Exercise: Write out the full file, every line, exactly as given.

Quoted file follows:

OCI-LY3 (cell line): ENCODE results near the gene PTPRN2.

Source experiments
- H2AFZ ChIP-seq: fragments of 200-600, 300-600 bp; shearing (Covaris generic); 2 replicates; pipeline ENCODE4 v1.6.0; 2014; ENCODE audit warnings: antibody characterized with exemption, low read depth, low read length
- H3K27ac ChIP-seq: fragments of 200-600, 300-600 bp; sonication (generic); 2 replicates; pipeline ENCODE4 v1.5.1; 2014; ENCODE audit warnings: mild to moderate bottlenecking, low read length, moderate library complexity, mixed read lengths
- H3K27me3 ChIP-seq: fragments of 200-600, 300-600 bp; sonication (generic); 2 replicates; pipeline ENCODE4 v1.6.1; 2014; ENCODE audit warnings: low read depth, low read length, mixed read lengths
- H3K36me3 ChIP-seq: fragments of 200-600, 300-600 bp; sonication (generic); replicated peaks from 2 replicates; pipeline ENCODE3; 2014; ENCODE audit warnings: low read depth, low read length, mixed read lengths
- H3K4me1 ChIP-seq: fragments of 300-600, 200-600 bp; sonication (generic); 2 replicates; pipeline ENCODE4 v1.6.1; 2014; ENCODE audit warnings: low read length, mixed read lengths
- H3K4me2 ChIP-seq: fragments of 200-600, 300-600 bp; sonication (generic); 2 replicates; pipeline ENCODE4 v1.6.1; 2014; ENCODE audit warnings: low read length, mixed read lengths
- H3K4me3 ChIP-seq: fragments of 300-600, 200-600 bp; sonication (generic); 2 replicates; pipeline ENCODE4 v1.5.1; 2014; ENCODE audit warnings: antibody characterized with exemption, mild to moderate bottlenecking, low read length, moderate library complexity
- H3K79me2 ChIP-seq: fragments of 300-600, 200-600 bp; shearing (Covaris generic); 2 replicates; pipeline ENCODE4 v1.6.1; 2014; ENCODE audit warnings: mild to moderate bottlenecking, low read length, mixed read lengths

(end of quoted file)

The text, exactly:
OCI-LY3 (cell line): ENCODE results near the gene PTPRN2.

Source experiments
- H2AFZ ChIP-seq: fragments of 200-600, 300-600 bp; shearing (Covaris generic); 2 replicates; pipeline ENCODE4 v1.6.0; 2014; ENCODE audit warnings: antibody characterized with exemption, low read depth, low read length
- H3K27ac ChIP-seq: fragments of 200-600, 300-600 bp; sonication (generic); 2 replicates; pipeline ENCODE4 v1.5.1; 2014; ENCODE audit warnings: mild to moderate bottlenecking, low read length, moderate library complexity, mixed read lengths
- H3K27me3 ChIP-seq: fragments of 200-600, 300-600 bp; sonication (generic); 2 replicates; pipeline ENCODE4 v1.6.1; 2014; ENCODE audit warnings: low read depth, low read length, mixed read lengths
- H3K36me3 ChIP-seq: fragments of 200-600, 300-600 bp; sonication (generic); replicated peaks from 2 replicates; pipeline ENCODE3; 2014; ENCODE audit warnings: low read depth, low read length, mixed read lengths
- H3K4me1 ChIP-seq: fragments of 300-600, 200-600 bp; sonication (generic); 2 replicates; pipeline ENCODE4 v1.6.1; 2014; ENCODE audit warnings: low read length, mixed read lengths
- H3K4me2 ChIP-seq: fragments of 200-600, 300-600 bp; sonication (generic); 2 replicates; pipeline ENCODE4 v1.6.1; 2014; ENCODE audit warnings: low read length, mixed read lengths
- H3K4me3 ChIP-seq: fragments of 300-600, 200-600 bp; sonication (generic); 2 replicates; pipeline ENCODE4 v1.5.1; 2014; ENCODE audit warnings: antibody characterized with exemption, mild to moderate bottlenecking, low read length, moderate library complexity
- H3K79me2 ChIP-seq: fragments of 300-600, 200-600 bp; shearing (Covaris generic); 2 replicates; pipeline ENCODE4 v1.6.1; 2014; ENCODE audit warnings: mild to moderate bottlenecking, low read length, mixed read lengths